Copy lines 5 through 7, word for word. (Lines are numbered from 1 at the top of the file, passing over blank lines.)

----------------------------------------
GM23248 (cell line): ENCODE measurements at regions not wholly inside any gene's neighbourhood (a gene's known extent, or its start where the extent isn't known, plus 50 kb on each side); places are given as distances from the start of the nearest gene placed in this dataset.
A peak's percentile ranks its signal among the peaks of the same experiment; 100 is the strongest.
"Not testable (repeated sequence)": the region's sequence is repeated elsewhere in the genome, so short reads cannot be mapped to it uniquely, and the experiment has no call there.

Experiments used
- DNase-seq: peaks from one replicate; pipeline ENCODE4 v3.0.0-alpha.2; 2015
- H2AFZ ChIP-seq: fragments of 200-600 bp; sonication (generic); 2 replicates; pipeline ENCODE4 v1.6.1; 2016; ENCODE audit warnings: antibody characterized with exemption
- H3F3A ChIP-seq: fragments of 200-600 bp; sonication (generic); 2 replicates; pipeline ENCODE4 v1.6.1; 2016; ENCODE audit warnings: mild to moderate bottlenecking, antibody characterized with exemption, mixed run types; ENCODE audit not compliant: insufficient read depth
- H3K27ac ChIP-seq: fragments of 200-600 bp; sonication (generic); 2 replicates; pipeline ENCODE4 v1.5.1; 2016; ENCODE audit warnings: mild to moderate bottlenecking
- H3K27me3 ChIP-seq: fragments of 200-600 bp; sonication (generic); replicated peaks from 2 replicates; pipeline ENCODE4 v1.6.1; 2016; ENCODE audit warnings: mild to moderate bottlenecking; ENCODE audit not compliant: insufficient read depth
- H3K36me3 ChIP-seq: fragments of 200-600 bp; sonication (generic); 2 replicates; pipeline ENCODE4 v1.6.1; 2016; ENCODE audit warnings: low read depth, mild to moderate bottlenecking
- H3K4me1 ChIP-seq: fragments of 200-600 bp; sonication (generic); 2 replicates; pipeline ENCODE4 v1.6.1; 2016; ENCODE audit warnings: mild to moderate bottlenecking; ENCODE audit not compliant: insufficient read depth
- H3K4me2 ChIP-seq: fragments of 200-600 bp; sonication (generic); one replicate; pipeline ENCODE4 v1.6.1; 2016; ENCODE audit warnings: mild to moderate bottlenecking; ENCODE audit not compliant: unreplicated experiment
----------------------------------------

- DNase-seq: peaks from one replicate; pipeline ENCODE4 v3.0.0-alpha.2; 2015
- H2AFZ ChIP-seq: fragments of 200-600 bp; sonication (generic); 2 replicates; pipeline ENCODE4 v1.6.1; 2016; ENCODE audit warnings: antibody characterized with exemption
- H3F3A ChIP-seq: fragments of 200-600 bp; sonication (generic); 2 replicates; pipeline ENCODE4 v1.6.1; 2016; ENCODE audit warnings: mild to moderate bottlenecking, antibody characterized with exemption, mixed run types; ENCODE audit not compliant: insufficient read depth